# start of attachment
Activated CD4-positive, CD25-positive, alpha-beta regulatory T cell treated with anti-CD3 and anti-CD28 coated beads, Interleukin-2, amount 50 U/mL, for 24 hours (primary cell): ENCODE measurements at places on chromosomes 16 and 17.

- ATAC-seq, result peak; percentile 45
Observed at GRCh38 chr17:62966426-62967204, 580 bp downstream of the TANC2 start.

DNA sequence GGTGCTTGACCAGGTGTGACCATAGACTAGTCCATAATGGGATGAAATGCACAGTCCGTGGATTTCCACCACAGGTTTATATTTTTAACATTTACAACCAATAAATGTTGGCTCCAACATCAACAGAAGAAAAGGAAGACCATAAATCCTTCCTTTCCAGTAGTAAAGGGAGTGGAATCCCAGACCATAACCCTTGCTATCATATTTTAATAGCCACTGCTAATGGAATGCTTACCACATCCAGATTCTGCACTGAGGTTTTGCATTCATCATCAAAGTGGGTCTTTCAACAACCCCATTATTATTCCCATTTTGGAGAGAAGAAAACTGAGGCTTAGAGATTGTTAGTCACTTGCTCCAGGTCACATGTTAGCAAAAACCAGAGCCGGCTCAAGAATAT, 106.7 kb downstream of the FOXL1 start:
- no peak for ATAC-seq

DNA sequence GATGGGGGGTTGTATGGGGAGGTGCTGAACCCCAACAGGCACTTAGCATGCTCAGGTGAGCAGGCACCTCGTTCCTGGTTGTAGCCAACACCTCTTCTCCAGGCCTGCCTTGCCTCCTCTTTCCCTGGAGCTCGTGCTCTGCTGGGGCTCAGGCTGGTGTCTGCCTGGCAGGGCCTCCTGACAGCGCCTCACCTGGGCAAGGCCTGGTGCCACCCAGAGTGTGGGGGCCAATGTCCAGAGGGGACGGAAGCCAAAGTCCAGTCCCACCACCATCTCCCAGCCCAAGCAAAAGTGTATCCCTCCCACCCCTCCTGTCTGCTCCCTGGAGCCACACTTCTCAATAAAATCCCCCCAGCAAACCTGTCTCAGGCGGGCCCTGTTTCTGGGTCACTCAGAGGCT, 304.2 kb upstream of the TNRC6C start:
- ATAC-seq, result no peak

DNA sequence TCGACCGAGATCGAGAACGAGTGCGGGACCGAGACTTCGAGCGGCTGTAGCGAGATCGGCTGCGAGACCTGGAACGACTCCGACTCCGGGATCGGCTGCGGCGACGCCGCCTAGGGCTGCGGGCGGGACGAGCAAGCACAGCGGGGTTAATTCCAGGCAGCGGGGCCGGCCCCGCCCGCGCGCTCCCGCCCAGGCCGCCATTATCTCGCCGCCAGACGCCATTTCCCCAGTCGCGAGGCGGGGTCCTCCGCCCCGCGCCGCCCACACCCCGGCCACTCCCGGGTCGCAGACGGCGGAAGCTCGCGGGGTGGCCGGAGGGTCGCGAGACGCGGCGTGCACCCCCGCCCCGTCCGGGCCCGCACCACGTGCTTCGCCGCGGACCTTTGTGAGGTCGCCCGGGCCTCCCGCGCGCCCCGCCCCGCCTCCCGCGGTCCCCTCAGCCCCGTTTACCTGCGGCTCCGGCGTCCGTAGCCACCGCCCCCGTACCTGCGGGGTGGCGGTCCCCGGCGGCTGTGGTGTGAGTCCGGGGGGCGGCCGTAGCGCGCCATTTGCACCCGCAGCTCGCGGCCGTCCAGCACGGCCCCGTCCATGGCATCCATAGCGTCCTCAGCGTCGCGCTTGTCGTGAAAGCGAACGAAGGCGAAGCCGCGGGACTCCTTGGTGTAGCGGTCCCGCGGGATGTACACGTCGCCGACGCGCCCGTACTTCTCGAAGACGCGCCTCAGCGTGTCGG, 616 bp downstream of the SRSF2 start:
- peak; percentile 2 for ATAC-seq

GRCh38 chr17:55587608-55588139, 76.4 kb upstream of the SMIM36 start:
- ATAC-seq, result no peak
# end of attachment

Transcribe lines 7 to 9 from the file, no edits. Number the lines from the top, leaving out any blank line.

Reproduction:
- ATAC-seq, result no peak

DNA sequence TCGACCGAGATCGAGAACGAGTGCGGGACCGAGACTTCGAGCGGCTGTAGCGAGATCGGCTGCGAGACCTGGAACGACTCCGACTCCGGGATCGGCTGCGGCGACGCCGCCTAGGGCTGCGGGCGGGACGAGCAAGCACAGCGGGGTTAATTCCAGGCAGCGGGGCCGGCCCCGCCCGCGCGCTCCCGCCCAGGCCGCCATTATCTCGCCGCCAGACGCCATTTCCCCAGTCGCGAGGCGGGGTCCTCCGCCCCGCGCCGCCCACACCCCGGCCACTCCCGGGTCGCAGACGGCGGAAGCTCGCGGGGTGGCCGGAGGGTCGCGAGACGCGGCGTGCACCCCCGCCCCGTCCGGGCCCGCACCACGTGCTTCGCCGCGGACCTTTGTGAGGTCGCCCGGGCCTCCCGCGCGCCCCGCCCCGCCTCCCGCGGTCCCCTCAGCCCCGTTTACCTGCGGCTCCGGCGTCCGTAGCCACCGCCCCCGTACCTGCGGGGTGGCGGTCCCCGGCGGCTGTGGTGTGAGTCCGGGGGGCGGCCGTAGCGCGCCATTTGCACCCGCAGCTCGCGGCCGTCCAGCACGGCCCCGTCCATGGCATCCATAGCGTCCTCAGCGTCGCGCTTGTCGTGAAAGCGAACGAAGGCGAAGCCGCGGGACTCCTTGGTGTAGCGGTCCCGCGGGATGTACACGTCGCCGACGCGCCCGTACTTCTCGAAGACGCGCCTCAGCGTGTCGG, 616 bp downstream of the SRSF2 start:
- peak; percentile 2 for ATAC-seq